No-frills Easter for Greeks

Greeks celebrated Orthodox Easter on Sunday in a manner befitting the country's crisis-hit economy with food and drink cutbacks and state expenses kept to a minimum.

Stung by higher transport costs and income falls, many opted to stay at home while a leading trade association said purchases for the country's foremost religious festival had been the poorest in a decade.

A tradition for political leaders to visit army barracks on Easter Sunday was also curtailed, with the exception of the head of state, Karolos Papoulias, who is lunched with paratroopers in the northern city of Naousa.

Still, most Greeks families served roast lamb for the traditional Sunday feast that brings the Lenten fast to a close.

"We're out of lamb and will soon be out of goat too,» Kleanthis Tsironis, head of the Athens meat market, told Flash Radio on Saturday.

And a government plane was sent to bring back the holy flame that burns in the Church of the Holy Sepulchre in Jersualem, marking the resurrection of Christ, on Saturday.

Private carrier Aegean Airlines then took the flame on to Greece's second city of Thessaloniki and the islands of Corfu, Lesvos, Myconos, Santorini and Rhodes on scheduled flights.

Though 700,000 people drove out of the capital ahead of the four-day weekend this was a 46-percent fall from last year according to traffic police, while another 84,000 sailed from the main ports from Thursday, the coastguard said.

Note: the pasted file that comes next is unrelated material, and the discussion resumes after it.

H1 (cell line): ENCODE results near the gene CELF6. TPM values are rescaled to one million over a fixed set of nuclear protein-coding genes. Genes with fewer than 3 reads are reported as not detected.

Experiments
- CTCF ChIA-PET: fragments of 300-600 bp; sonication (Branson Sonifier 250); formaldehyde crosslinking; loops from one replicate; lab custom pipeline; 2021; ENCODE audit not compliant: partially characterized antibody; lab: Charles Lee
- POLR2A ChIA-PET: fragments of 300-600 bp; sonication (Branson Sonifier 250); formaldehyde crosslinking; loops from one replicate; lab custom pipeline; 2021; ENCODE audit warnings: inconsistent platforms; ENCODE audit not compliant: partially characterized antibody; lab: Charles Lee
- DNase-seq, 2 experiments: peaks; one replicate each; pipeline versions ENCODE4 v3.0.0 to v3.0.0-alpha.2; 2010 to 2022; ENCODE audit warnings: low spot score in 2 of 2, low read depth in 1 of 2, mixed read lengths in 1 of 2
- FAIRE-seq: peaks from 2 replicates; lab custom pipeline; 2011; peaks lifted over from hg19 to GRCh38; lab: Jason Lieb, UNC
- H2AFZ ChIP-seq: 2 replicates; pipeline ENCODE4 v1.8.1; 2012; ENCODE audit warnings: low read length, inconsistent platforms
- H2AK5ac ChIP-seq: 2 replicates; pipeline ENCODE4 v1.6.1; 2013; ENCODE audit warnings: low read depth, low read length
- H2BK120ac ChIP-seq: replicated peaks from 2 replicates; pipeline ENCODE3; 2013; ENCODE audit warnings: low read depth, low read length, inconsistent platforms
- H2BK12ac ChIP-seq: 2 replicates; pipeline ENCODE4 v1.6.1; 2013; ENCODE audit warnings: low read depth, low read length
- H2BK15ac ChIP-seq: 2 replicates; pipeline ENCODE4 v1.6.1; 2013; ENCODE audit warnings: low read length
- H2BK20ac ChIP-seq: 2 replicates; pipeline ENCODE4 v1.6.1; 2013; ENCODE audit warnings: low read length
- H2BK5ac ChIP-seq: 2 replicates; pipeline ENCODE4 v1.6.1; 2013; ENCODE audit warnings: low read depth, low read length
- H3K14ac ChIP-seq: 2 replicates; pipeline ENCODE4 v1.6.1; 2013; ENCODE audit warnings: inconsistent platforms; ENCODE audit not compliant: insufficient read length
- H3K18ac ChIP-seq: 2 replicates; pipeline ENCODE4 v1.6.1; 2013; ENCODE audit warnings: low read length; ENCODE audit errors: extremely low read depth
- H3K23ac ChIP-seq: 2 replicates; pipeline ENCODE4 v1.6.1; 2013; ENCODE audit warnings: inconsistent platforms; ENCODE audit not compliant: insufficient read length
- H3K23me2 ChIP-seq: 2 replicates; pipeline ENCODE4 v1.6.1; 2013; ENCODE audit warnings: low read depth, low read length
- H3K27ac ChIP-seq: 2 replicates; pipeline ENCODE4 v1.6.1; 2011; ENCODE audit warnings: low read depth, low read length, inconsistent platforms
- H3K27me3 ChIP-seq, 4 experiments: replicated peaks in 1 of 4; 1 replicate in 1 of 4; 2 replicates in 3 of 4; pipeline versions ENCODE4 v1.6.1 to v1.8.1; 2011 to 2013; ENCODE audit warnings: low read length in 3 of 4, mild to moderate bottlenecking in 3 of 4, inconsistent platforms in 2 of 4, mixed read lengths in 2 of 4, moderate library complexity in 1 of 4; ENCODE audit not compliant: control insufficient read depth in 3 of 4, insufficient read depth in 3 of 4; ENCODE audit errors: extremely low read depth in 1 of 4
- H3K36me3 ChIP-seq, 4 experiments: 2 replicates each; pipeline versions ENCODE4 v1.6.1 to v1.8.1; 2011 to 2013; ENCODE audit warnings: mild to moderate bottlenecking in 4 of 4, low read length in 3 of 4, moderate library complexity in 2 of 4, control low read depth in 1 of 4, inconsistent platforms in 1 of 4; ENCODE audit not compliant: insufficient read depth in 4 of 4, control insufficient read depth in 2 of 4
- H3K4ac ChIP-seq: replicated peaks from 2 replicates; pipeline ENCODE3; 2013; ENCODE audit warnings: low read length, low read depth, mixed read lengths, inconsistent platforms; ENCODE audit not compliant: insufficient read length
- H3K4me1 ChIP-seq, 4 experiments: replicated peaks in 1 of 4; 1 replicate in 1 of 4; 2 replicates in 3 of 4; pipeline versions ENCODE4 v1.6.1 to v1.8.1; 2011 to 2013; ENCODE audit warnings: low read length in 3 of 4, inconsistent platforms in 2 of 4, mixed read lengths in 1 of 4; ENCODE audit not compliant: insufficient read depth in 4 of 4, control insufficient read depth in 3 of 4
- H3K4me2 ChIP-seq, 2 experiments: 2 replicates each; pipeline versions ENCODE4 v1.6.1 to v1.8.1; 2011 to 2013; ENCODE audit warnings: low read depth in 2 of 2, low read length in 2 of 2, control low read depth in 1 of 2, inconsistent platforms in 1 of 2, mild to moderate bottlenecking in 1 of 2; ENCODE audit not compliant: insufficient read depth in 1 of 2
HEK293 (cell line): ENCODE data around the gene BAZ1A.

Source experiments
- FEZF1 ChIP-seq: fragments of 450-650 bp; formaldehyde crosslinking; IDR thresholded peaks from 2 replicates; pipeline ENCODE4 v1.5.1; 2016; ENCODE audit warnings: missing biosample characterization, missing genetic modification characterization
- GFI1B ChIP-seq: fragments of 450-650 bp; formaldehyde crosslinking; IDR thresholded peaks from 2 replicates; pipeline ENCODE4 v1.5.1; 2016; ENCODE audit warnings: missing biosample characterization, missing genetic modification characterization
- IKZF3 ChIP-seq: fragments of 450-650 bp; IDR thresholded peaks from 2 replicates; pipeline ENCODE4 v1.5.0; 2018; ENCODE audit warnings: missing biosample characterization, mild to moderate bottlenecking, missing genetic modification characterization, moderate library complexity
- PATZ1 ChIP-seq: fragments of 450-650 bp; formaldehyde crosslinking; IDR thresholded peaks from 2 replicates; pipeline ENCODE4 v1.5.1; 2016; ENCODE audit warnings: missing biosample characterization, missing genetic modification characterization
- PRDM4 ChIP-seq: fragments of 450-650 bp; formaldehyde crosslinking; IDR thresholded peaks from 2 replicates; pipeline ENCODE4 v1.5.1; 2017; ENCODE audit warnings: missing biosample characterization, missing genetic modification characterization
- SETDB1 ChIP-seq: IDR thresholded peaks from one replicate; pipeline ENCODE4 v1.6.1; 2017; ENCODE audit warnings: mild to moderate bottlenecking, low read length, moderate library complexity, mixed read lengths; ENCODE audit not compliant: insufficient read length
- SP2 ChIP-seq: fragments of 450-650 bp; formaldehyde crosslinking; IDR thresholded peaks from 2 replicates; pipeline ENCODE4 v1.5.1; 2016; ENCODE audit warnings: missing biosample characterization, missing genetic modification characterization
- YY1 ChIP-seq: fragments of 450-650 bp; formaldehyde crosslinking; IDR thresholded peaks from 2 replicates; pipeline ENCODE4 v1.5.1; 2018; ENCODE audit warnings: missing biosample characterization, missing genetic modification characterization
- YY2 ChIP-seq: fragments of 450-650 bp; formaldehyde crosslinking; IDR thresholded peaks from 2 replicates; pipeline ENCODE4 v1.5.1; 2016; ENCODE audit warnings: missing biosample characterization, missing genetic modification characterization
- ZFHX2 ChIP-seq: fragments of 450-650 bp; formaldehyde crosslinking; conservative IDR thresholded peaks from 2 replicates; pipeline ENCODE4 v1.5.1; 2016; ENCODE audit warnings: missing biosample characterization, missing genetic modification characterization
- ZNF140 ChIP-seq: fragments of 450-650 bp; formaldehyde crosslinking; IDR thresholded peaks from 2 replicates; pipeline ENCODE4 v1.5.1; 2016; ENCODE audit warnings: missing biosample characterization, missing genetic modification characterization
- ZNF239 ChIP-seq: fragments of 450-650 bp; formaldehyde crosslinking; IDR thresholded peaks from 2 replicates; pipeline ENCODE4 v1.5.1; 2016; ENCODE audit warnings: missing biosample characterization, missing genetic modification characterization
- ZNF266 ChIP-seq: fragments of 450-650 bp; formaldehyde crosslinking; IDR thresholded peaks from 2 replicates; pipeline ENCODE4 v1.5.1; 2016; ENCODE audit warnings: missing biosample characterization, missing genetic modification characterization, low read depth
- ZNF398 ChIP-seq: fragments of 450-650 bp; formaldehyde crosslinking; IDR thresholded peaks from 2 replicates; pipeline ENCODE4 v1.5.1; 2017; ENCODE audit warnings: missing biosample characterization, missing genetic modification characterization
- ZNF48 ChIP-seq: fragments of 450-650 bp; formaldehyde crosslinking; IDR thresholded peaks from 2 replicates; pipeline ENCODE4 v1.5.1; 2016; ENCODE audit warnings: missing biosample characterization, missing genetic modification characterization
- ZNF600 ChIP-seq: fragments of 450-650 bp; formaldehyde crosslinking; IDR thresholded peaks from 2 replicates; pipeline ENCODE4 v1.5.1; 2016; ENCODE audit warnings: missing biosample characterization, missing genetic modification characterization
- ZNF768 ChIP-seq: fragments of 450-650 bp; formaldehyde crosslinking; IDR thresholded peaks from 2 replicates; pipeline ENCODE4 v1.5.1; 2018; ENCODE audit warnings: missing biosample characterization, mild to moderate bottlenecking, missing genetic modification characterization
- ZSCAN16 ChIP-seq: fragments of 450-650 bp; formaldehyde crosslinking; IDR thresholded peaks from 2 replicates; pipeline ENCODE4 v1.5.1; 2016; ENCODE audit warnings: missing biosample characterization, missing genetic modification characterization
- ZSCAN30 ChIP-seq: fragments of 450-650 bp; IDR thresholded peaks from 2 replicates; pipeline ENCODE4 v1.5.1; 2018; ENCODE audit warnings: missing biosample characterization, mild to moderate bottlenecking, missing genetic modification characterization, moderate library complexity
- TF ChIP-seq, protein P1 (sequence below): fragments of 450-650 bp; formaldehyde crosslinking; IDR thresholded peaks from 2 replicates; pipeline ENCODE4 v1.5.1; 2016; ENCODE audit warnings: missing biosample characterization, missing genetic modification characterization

The exodus by ferry was stymied by a two-day sailors' strike during the week.

Salaries and pensions in Greece have been slashed by up to 40 percent in the last two years under an economic overhaul pursued by the debt-hit government in return for loans from the European Union and the International Monetary Fund.

Taxes have also been repeatedly hiked and over a million people are jobless according to official figures, with the economy mired in a fifth year of recession.

"We can say with certainty that Greeks are being put through the poorest Easter of the last decade,» the Confederation of Greek Commerce said in a statement this week.

The confederation said retail trade turnover was down 15 percent in the first two weeks of April when most Greeks stock up on preparations for the traditional feast on Easter Sunday.

Demand for clothes and shoes -- traditional Easter gifts for children -- fell by 18-21 percent while sales figures for food and drink were also down by around 10 percent, the confederation said. [AFP]